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Transform Drugs releases groundbreaking book: How to regulate psychedelics

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Transform Drugs releases book: How to regulate psychedelics

UK charity Transform Drug Policy Foundation has published a new book ‘How to Regulate Psychedelics: A Practical Guide’ that sets out how psychedelics can be legalised and regulated for non-medical adult use.

While an increasing amount of research is pointing to the potentially beneficial effects of psychedelic treatment on mental health conditions, many people across the globe are using psychedelics outside of the clinical setting.

The book includes a set of proposals for post-prohibition policies, covering psychedelics including psilocybin, LSD, DMT and Mescaline. 

Previously, Transform’s guides on regulating stimulants and cannabis have been used to advise governments around the world on drug policy. This book seeks to inform the debates on psychedelic drug reforms taking place across the world.

Co-author and Public Affairs and Policy Manager at Transform Drug Policy Foundation, Ester Kincová, stated: “Despite psychedelic drugs being illegal, their non-medical use within society has been steadily increasing. 

“Punitive enforcement has not decreased use or eliminated supply, but it has made use more unsafe. 

“Legalising and regulating psychedelics is a pragmatic move to reduce harm. This is no longer a theoretical debate, states in the US are already recognising the need and  making moves to regulate for non-medical adult use.”

Scientific Chair of Drug Science, Professor David Nutt, added: “Once again Transform have come up with a well thought out and practical plan for the regulation of another group of currently illegal drugs – in this case psychedelics. 

“Their ideas would be both easy to implement and to engage with and will, if adopted, radically enhance the safe use of these remarkable agents.”

See also  Colorado to vote on natural medicine bill to decriminalise psychedelics

Proposals for regulation

The book includes a four-tiered regulation model “that attempts to manage the variety of psychedelic preparations and the different ways in which they are used”.

These include:

  • Private use, home cultivation, foraging and not-for-profit sharing.
  • Membership-based non-for-profit associations for plant-based products.
  • Licensed production and retail adaptable to different products and environments
  • Regulated commercial guided or supervised use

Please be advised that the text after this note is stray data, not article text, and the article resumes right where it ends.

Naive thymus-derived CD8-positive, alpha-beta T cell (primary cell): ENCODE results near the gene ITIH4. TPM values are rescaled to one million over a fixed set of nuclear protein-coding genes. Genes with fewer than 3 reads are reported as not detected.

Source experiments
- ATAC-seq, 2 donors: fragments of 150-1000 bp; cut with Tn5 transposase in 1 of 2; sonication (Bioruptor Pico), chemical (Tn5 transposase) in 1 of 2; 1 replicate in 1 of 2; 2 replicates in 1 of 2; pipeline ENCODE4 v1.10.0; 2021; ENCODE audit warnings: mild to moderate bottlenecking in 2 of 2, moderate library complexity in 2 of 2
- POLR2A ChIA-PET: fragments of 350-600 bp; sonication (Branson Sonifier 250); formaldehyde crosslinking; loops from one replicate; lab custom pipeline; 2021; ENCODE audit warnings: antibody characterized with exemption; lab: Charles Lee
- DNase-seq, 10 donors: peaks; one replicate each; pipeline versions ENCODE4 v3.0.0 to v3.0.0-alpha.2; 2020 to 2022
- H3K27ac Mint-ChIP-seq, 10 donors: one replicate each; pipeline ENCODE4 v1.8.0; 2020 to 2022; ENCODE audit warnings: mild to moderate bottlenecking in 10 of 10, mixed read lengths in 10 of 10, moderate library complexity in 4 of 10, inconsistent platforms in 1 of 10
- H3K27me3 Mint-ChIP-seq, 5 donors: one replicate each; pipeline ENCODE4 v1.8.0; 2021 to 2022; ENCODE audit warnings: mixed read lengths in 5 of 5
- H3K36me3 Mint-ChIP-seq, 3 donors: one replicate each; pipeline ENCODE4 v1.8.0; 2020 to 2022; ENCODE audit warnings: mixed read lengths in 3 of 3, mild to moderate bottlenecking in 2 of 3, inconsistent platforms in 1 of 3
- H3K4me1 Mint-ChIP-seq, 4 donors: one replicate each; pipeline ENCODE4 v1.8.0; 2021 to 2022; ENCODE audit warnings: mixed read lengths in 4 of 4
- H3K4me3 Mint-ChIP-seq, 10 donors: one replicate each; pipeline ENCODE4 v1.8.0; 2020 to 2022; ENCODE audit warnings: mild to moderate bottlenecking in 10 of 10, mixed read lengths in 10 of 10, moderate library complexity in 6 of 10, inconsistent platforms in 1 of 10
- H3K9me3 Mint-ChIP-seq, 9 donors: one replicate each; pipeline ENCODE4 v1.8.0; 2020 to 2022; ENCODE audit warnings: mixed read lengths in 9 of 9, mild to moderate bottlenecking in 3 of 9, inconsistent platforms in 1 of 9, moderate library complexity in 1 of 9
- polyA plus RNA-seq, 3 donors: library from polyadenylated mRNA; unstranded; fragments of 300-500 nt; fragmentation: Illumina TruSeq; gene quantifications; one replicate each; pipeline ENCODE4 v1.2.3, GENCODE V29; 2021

Additionally, a decriminalisation model is proposed which suggests that possession for personal use should no longer be an offence of any kind or be subject to any sanctions; Drugs for personal use should not be confiscated; cultivation of small amounts of plant-based drugs for personal use should be decriminalised, among other suggestions.

The book also includes topics such as embedding social justice, equity and human rights into policy design, how to think about psychedelics regulation, why regulate psychedelics and why now, and psychedelics and the UN drug treaties.

To read the book, please visit transformdrugs.org/.

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Policy

Now is the time for psychedelic access, says campaigner

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Now is the time for psychedelic access, says campaigner

Activists in Oakland recently filed a ballot put forward by Dave Hodges seeking to legalise safe and legal access to psychedelics for therapeutic uses. 

In the face of critics, Hodges has said now is the time for safe access to psychedelics.

The Psychedelic Wellness & Healing Initiative would enable the sale, possession and use of psychedelics for therapeutic purposes if passed. Psychedelics that would be allowed under the ballot include Psilocybin, MDMA, DMT, and Mescaline.

If passed, the initiative would give doctors and mental health specialists the right to recommend psychedelics to ease the debilitating symptoms of a range of problems, including obsessive-compulsive disorder (OCD), post-traumatic stress disorder (PTSD), depression, anxiety, addiction, suicidality and traumatic brain injury (TBI), among others.

Hodges has said: “Now is the time for safe, controlled medical access for patients in need. The way to solve the problem is not by continuing to ignore it.” 

Hodges’ solution is to create a structure for use that includes proper dosages and access to experts who can help users benefit from appropriate treatment.

The updated initiative language emphasises safety, and gives doctors and mental health specialists the right to recommend psychedelics to ease the debilitating symptoms of a range of conditions.

Research by the University of Michigan and Columbia University shows non-LSD hallucinogenic use on the rise and Hodges has stated that increase means that the initiative providing guidelines for use is needed more than ever. 

Hodges said he hopes Californians will read the initiative, share their thoughts about it over the holiday week and offer feedback via the initiative website, PW4CA.com, by 27 November, 2023, the deadline for modifications.

See also  Global coalition launches to push for psilocybin rescheduling